I was chatting with my friend and former Work It Mom columnist Karen Walrond recently and she used a phrase to describe her husband that has stuck with me and caused me to take a closer look at my own relationship to work. "He doesn’t live to work," she told me when I asked if he loved his job. "He has always worked to live."
Karen and I had been discussing our own passion for what we do; we both earn our incomes through work that we love to do. Our husbands - because mine seems to approach work in the same way hers does - have jobs in order to support lives that they love. I can see benefits to both philosophies and wonder if we make a choice between the two, or if we are hardwired for one over the other.
I have always justified, and even encouraged, the dogged pursuit of work that you love because it is, for most of us, how we spend the majority of our time. Assuming we work only eight hours a day and sleep for another eight (although most of us work more and sleep less than those recommended amounts), we are engaged in our jobs as often as anything else. Most adults spend more time with their co-workers, bosses and customers than they do with their spouses, children and friends. It is, one can reason, a tragic misuse of a life to spend so much of it doing something you don’t love.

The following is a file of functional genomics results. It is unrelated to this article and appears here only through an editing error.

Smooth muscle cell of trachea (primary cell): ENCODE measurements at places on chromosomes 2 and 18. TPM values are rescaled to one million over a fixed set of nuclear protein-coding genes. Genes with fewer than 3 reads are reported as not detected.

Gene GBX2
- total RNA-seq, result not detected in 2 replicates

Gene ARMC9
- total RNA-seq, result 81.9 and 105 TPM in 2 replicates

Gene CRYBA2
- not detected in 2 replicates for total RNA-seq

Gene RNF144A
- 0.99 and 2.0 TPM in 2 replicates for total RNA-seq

My husband would argue that a job is simply a means to an end.
The work he does during the weekday supports the hobbies and passions that take up his nights and weekends. It provides income for good meals and a safe place to live in a city and neighborhood that he likes. It allows him to buy tickets to baseball games and presents for his loved ones. It makes date nights, family vacations and trips to the thrift store possible. It is in those ends that he finds joy and purpose.
Does working to live create a better work-life balance than living to work?
My husband is never too tired or too sad to work . He doesn’t come home from work too mentally exhausted to connect with his family. For the most part, what happens in one area of his life doesn’t interfere with his ability to perform in or enjoy another. It seems like he’s also less likely than I am to get his self worth or self esteem tangled up in his career success.
Career coach Penelope Trunk frequently asserts that people should not "do what they love" for money. She encourages doing what you love because you love it and getting a job that pays you well . I recently decided to stop pursuing travel writing, in part because it was interfering with my love of travel, and also because it doesn’t pay well. I decided it makes more sense to do what pays well and then I can afford to do the travel I love. I suspect that’s a small step towards following Penelope’s advice and in my husband’s footsteps.
Do you live to work, or work to live? Which path, do you think, is the one to balance?
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